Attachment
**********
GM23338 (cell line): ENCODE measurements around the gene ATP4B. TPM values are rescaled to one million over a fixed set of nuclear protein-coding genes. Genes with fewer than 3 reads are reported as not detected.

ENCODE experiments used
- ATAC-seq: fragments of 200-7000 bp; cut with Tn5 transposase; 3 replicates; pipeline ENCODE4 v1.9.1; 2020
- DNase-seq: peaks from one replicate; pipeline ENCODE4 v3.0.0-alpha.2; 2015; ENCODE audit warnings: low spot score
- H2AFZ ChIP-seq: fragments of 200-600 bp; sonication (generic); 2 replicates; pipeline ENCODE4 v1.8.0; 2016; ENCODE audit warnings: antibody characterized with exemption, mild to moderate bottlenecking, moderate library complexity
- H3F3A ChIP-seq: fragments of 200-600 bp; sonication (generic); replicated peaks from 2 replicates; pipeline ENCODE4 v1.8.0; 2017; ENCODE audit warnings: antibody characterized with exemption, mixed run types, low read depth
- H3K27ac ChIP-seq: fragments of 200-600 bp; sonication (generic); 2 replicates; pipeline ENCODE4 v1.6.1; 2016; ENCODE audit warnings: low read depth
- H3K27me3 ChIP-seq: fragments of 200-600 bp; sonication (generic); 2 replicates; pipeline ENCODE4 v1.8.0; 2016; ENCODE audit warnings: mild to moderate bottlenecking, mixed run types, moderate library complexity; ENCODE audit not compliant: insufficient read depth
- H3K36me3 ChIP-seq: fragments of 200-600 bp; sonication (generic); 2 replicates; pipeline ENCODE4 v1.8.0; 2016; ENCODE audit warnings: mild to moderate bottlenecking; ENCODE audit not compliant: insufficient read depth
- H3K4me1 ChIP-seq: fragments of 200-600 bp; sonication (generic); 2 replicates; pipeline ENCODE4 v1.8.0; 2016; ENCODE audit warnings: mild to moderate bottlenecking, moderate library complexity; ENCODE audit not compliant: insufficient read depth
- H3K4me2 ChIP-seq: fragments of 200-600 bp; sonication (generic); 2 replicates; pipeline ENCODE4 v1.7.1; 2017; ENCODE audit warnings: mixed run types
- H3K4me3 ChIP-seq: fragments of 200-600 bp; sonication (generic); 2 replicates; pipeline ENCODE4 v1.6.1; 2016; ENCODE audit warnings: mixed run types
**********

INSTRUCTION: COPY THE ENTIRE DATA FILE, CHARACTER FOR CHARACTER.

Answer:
GM23338 (cell line): ENCODE measurements around the gene ATP4B. TPM values are rescaled to one million over a fixed set of nuclear protein-coding genes. Genes with fewer than 3 reads are reported as not detected.

ENCODE experiments used
- ATAC-seq: fragments of 200-7000 bp; cut with Tn5 transposase; 3 replicates; pipeline ENCODE4 v1.9.1; 2020
- DNase-seq: peaks from one replicate; pipeline ENCODE4 v3.0.0-alpha.2; 2015; ENCODE audit warnings: low spot score
- H2AFZ ChIP-seq: fragments of 200-600 bp; sonication (generic); 2 replicates; pipeline ENCODE4 v1.8.0; 2016; ENCODE audit warnings: antibody characterized with exemption, mild to moderate bottlenecking, moderate library complexity
- H3F3A ChIP-seq: fragments of 200-600 bp; sonication (generic); replicated peaks from 2 replicates; pipeline ENCODE4 v1.8.0; 2017; ENCODE audit warnings: antibody characterized with exemption, mixed run types, low read depth
- H3K27ac ChIP-seq: fragments of 200-600 bp; sonication (generic); 2 replicates; pipeline ENCODE4 v1.6.1; 2016; ENCODE audit warnings: low read depth
- H3K27me3 ChIP-seq: fragments of 200-600 bp; sonication (generic); 2 replicates; pipeline ENCODE4 v1.8.0; 2016; ENCODE audit warnings: mild to moderate bottlenecking, mixed run types, moderate library complexity; ENCODE audit not compliant: insufficient read depth
- H3K36me3 ChIP-seq: fragments of 200-600 bp; sonication (generic); 2 replicates; pipeline ENCODE4 v1.8.0; 2016; ENCODE audit warnings: mild to moderate bottlenecking; ENCODE audit not compliant: insufficient read depth
- H3K4me1 ChIP-seq: fragments of 200-600 bp; sonication (generic); 2 replicates; pipeline ENCODE4 v1.8.0; 2016; ENCODE audit warnings: mild to moderate bottlenecking, moderate library complexity; ENCODE audit not compliant: insufficient read depth
- H3K4me2 ChIP-seq: fragments of 200-600 bp; sonication (generic); 2 replicates; pipeline ENCODE4 v1.7.1; 2017; ENCODE audit warnings: mixed run types
- H3K4me3 ChIP-seq: fragments of 200-600 bp; sonication (generic); 2 replicates; pipeline ENCODE4 v1.6.1; 2016; ENCODE audit warnings: mixed run types